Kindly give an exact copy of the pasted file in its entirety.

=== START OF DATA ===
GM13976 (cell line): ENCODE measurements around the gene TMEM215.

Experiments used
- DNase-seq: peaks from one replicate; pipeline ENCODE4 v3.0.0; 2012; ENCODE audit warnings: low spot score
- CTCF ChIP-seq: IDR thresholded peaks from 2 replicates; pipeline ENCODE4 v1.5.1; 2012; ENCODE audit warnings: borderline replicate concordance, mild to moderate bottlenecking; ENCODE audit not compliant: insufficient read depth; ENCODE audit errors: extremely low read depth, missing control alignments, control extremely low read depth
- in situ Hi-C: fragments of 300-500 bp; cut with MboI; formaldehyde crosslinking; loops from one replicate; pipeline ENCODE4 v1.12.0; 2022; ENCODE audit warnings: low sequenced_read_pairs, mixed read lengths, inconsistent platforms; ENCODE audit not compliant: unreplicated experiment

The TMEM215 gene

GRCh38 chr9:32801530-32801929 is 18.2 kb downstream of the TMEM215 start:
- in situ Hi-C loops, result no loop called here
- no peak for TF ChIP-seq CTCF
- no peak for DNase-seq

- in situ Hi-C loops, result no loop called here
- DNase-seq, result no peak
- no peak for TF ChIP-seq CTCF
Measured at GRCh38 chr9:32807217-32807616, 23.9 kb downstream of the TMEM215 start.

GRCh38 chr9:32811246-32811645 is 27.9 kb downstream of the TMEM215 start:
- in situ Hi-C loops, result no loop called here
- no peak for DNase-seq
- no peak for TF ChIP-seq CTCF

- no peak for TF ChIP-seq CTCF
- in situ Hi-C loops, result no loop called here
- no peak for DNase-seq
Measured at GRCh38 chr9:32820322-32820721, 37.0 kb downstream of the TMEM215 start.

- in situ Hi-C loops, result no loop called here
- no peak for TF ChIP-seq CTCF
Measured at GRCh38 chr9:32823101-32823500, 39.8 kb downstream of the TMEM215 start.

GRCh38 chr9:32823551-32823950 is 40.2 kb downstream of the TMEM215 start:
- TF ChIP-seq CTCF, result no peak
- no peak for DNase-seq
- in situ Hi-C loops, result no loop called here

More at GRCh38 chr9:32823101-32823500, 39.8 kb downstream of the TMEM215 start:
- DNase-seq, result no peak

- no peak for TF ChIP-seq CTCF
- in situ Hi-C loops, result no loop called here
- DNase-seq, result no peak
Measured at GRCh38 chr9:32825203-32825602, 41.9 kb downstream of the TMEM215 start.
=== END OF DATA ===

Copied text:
GM13976 (cell line): ENCODE measurements around the gene TMEM215.

Experiments used
- DNase-seq: peaks from one replicate; pipeline ENCODE4 v3.0.0; 2012; ENCODE audit warnings: low spot score
- CTCF ChIP-seq: IDR thresholded peaks from 2 replicates; pipeline ENCODE4 v1.5.1; 2012; ENCODE audit warnings: borderline replicate concordance, mild to moderate bottlenecking; ENCODE audit not compliant: insufficient read depth; ENCODE audit errors: extremely low read depth, missing control alignments, control extremely low read depth
- in situ Hi-C: fragments of 300-500 bp; cut with MboI; formaldehyde crosslinking; loops from one replicate; pipeline ENCODE4 v1.12.0; 2022; ENCODE audit warnings: low sequenced_read_pairs, mixed read lengths, inconsistent platforms; ENCODE audit not compliant: unreplicated experiment

The TMEM215 gene

GRCh38 chr9:32801530-32801929 is 18.2 kb downstream of the TMEM215 start:
- in situ Hi-C loops, result no loop called here
- no peak for TF ChIP-seq CTCF
- no peak for DNase-seq

- in situ Hi-C loops, result no loop called here
- DNase-seq, result no peak
- no peak for TF ChIP-seq CTCF
Measured at GRCh38 chr9:32807217-32807616, 23.9 kb downstream of the TMEM215 start.

GRCh38 chr9:32811246-32811645 is 27.9 kb downstream of the TMEM215 start:
- in situ Hi-C loops, result no loop called here
- no peak for DNase-seq
- no peak for TF ChIP-seq CTCF

- no peak for TF ChIP-seq CTCF
- in situ Hi-C loops, result no loop called here
- no peak for DNase-seq
Measured at GRCh38 chr9:32820322-32820721, 37.0 kb downstream of the TMEM215 start.

- in situ Hi-C loops, result no loop called here
- no peak for TF ChIP-seq CTCF
Measured at GRCh38 chr9:32823101-32823500, 39.8 kb downstream of the TMEM215 start.

GRCh38 chr9:32823551-32823950 is 40.2 kb downstream of the TMEM215 start:
- TF ChIP-seq CTCF, result no peak
- no peak for DNase-seq
- in situ Hi-C loops, result no loop called here

More at GRCh38 chr9:32823101-32823500, 39.8 kb downstream of the TMEM215 start:
- DNase-seq, result no peak

- no peak for TF ChIP-seq CTCF
- in situ Hi-C loops, result no loop called here
- DNase-seq, result no peak
Measured at GRCh38 chr9:32825203-32825602, 41.9 kb downstream of the TMEM215 start.